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Sleeping Supermassive Black Holes Can Have Periods Of Intense Flare-Ups

September 24, 2013
Image Caption: An artist's conception of a black hole generating a jet. Two million years ago the supermassive black hole at the centre of our Galaxy was 100 million times more powerful than it is today. Credit: NASA/Dana Berry/SkyWorks Digital

[ Watch the Video: Intense Flare-Ups In Supermassive Black Holes ]

Brett Smith for redOrbit.com – Your Universe Online

Around 2 million years ago, the supermassive black hole at the center of our galaxy erupted in a blaze of glory big enough to leave a residual glow that can still be seen today, according to an upcoming paper to be published in The Astrophysical Journal.

The astronomers who conducted the study said their findings support the theory that black holes can ‘awaken from their slumber’ and burst to maximum power in relatively short periods of time.

“For 20 years astronomers have suspected that such a significant outburst occurred, but now we know when this sleeping dragon, four million times the mass of the sun, awoke and breathed fire with 100 million times the power it has today,” said study author Joss Bland-Hawthorn, from the University of Sydney in Australia.

[ Watch the Video: Real-Time Black Hole Simulation ]

Bland-Hawthorn will be presenting the study’s findings at the international Galaxy Zoo conference today in Sydney.

“It’s been long suspected that our Galactic Centre might have sporadically flared up in the past. These observations are a highly suggestive ‘smoking gun’,” said University of Cambridge professor emeritus Martin Rees, who also holds the UK’s top official astronomy post – Astronomer Royal.

The new study is based on observations of a thin strand of hydrogen gas known as the Magellanic Stream. The filament trails behind the Milky Way’s two small companion galaxies, the Large and Small Magellanic Clouds.

Astronomers noticed a strange glow coming from the Magellanic Stream in 1996, but didn’t know the cause. According to the study researchers, they devised a theory this year that the glow must be the remnant of a huge burst of energy from the supermassive black hole at the center of the Milky Way.

The center of our galaxy, known as Sagittarius A, emits radio, infrared, ultraviolet, x-ray and gamma ray emissions. Scientists detect flickers of radiation when clouds of gas drop onto the hot disk of matter that swirls around this central black hole.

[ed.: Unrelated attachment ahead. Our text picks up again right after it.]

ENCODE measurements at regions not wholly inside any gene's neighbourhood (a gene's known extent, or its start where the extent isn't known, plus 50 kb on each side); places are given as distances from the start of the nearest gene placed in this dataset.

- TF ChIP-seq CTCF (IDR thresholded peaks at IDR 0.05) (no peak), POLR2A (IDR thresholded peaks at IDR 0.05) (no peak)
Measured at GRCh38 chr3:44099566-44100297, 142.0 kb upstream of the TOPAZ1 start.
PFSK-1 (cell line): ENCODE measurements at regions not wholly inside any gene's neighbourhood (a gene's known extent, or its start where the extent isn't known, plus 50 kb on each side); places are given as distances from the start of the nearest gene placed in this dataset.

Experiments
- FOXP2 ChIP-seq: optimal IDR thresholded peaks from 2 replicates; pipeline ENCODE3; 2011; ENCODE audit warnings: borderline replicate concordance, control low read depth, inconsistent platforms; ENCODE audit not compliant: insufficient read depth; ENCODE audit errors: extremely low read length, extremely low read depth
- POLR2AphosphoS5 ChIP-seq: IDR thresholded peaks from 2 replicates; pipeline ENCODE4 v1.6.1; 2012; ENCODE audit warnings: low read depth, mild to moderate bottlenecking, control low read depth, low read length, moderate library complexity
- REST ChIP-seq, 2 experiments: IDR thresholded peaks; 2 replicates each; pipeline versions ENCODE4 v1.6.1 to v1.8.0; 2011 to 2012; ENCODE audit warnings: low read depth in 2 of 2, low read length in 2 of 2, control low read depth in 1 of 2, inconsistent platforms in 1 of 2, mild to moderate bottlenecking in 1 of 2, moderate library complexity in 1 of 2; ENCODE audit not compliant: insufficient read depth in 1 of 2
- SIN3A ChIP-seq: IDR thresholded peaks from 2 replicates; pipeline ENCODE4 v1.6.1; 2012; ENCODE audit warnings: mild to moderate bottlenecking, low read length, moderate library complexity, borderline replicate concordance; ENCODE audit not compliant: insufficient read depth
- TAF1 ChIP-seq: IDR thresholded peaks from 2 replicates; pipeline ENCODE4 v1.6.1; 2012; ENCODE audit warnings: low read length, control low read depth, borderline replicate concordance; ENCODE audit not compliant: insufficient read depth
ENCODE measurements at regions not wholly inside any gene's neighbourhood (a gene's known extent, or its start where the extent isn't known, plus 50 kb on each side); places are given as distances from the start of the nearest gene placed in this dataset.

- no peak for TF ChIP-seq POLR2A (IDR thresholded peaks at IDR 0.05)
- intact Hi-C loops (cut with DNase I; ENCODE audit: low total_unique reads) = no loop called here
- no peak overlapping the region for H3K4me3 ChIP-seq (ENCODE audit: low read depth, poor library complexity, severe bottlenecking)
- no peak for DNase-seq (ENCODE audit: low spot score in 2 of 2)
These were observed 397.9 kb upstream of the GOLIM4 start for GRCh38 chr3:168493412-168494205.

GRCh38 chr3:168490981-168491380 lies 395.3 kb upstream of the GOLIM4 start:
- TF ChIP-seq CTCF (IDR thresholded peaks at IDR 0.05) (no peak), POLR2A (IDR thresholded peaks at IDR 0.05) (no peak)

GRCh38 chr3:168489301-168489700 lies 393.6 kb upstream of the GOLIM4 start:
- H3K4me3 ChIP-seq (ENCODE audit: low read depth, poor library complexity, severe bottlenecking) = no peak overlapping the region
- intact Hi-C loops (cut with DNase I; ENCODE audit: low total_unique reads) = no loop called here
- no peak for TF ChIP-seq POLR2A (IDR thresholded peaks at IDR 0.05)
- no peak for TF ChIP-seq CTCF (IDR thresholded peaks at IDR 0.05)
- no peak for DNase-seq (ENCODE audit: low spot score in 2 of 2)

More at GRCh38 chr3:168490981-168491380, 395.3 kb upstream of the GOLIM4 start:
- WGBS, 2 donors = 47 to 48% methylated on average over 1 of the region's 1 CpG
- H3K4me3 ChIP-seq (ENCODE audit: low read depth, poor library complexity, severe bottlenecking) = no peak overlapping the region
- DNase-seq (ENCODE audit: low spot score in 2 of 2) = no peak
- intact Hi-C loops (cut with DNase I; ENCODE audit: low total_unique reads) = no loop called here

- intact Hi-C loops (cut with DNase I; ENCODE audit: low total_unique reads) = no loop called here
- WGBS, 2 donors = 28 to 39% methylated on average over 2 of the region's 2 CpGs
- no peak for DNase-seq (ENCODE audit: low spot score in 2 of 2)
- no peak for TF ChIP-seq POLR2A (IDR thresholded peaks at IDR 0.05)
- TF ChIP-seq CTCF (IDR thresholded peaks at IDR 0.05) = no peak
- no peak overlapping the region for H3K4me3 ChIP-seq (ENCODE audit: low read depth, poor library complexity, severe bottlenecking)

Despite the relative inactivity of Sagittarius A* today, evidence is beginning to suggest that there was a catastrophic event in the not-too-distant past.

“In particular, in 2010 NASA’s Fermi satellite discovered two huge bubbles of hot gas billowing out from the center of the galaxy, covering almost a quarter of the sky,” Bland-Hawthorn said.

Computer models of the Fermi bubbles made by the University of California, Santa Cruz earlier this year indicated that the bubbles were caused by a massive explosion from Sagittarius A* within the last few million years.

“When I saw this research I realized that this same event would also explain the mysterious glow that we see on the Magellanic Stream,” Bland-Hawthorn said. “Together with Dr Ralph Sutherland from Mount Stromlo Observatory and Dr Phil Maloney, from the University of Colorado, I calculated that to explain the glow it must have happened two million years ago because the energy release shown by the Santa Cruz group perfectly matched, to our delight, that from the Magellanic Stream.”

“The galaxy’s stars don’t produce enough ultraviolet to account for the glow, nor could they have in the past,” explained Maloney. “The Galactic Center never formed stars at a high enough rate. There had to be another explanation.”

“In fact the radiation from stars is one hundred times too little to account for the radiation now or at any time,” Bland-Hawthorn said. The galaxy could never have produced enough UV radiation to account for it. So the only explanation was it had to be produced from our dragon, the massive black hole.”

The Australian astronomer said he expects a similar event to occur relatively soon.

“There’s a gas cloud called G2 that astronomers around the world are anticipating will fall onto the black hole early next year,” he said. “It’s small, but we’re looking forward to the fireworks!”


Source: Brett Smith for redOrbit.com - Your Universe Online



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